Redesign: What it really means

You’ve probably noticed that once again I have redesigned my website. Looking back, I see this is something I have generally done every couple of years. Some people might think that doing this so often is strange, but I’ve found that this period of time is just right for me.

For one, our world is changing so fast, and I have found it critical to be able to pivot quickly, both for myself and for those I serve. I know many organizations work on 5-10 year strategic plans, but I’ve found it much more useful to work on quarterly and one year plans. The last few quarters I have been through a lot of changes, and I felt it was time for those changes to be both something publicly known and personally solidified.


You may know that in my work I regularly use the process of design thinking. It is an endless, cyclical process that is anchored in connecting with audiences and making clear decisions. While our culture is becoming more familiar with the terminology, I’ve noticed it’s still fairly radical to hold to the beliefs that underpin it. Change is happening so fast, yet we are stuck in old habits.

Unfortunately our communication “defaults” are just creating more confusion. I’ve worked with organizations who have put image first, perhaps doing a “rebrand” because it’s vogue; they’ve developed messages before their work actually changed, basically sending mixed messages. I have also worked with organizations who have make some major moves and neglected to tell anyone about them, thus depriving themselves of the critical feedback they needed to pivot properly.

The important question may seem to be: Do you develop your communications (design, messaging, etc.) before or after you develop your work, your actual actions? But the reality is that it isn’t an either/or situation. Communication and clarity are both processes that run in tandem with one another and have no end. A redesign is not a one-off or a project, it is a realignment that must be consistently performed, not unlike brushing our teeth.

I’d like to think I timed the redesign of my website just right because in many ways I’m smack dab in the middle of a big transition. I’ve already made the big decisions, and now that I’ve put a new face on my work I know I can expect even more information to come. Some of this information I anticipate and invite, and some of it I know I won’t know until it presents itself. Redesign always requires to some degree stepping into the unknown.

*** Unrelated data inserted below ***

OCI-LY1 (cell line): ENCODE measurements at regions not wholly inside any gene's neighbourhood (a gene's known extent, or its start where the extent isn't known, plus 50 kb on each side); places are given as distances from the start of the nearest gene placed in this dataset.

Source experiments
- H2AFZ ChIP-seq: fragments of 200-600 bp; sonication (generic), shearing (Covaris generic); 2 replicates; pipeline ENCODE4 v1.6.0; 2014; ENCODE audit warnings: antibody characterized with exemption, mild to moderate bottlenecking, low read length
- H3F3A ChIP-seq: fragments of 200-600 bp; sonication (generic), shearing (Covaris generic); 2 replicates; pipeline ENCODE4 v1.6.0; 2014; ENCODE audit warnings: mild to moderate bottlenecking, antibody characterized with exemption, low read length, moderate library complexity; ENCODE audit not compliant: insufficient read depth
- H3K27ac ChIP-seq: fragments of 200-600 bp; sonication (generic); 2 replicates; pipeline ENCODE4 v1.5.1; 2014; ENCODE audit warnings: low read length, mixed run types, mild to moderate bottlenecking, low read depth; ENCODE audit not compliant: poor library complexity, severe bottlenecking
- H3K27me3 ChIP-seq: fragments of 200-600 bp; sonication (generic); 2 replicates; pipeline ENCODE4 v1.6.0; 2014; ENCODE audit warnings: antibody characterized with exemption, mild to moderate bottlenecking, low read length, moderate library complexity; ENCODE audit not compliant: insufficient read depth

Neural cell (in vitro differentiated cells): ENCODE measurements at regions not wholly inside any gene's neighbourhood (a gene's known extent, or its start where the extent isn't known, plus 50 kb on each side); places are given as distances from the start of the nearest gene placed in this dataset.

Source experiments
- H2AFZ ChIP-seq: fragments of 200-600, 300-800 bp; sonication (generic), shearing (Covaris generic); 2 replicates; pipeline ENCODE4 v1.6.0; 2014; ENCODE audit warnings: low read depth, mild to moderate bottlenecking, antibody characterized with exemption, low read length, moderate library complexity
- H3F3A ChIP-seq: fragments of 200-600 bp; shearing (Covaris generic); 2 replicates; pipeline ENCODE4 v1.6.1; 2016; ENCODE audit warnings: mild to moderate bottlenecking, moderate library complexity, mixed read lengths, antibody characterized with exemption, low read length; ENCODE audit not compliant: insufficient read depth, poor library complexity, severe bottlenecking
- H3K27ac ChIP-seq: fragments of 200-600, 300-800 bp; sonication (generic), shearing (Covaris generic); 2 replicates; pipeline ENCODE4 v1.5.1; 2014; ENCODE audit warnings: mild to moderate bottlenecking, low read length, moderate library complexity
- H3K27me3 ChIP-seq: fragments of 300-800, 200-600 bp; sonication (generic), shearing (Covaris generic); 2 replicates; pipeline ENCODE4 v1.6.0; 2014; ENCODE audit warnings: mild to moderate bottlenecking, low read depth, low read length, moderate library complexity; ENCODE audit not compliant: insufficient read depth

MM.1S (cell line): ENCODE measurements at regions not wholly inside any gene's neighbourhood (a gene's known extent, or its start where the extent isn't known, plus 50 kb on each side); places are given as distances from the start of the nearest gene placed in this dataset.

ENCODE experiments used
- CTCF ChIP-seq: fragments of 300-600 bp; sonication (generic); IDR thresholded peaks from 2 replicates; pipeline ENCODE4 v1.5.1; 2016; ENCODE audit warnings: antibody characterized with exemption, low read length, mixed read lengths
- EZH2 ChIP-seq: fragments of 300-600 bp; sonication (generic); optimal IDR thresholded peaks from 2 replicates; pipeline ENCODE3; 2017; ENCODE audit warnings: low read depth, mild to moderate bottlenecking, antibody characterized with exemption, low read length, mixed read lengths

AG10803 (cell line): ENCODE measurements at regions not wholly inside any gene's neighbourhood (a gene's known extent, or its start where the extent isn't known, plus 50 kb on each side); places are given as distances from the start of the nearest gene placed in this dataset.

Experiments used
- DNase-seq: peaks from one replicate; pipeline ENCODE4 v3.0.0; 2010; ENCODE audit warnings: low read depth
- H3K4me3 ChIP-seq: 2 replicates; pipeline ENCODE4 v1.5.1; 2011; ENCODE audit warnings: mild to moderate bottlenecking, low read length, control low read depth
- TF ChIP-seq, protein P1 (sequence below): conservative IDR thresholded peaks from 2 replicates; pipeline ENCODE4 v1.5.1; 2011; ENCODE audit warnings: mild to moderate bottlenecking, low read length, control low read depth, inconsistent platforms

It may seem easier or safer to delay what must be said or done, to say what you think you “should” before you know what you’re actually going to do, or to make some moves and tell no one about it. We can get so stuck believing our communications must be perfect, polished, complete. But the truth is knowledge is ever unfolding and only when you’re in dialogue with others can you find coherence, and, importantly, find it together. This is what the design thinking process is all about.

We know that communication is two-way but we think that means we talk while someone else listens or visa versa. When we share, we can listen for how others respond and we can hear our own voices speaking to them. When I finished redesigning my website, and saw it staring back at me, that’s when the change crystalized for me. I doubt anyone had really seen it yet, but the fact that it was public made it more real to me. When I felt that crystal clarity, I also felt excited to share it with others, confident it would be clear to them too.

It is fitting that the synchronicity between communicating with ourselves and with our audience mirrors how we experience change. We often share because we hope to change others - their thoughts, behaviors, and lives - but we are also on our own journey of change. We will be changed by others too.

I was driven to redesign my website because of a personal transformation, once that was the result of empathizing, defining, ideating, prototyping, testing, and iterating, over and over and over. I believe once my own transformation is made known, it will open new doors to help others transform in turn.

A redesign, whether it’s a redesign of our website, our living room, our wardrobe, or our whole life, is an opportunity to reflect, rethink, and recreate. Most importantly, it is an opportunity to reconnect, with both ourselves and our community.

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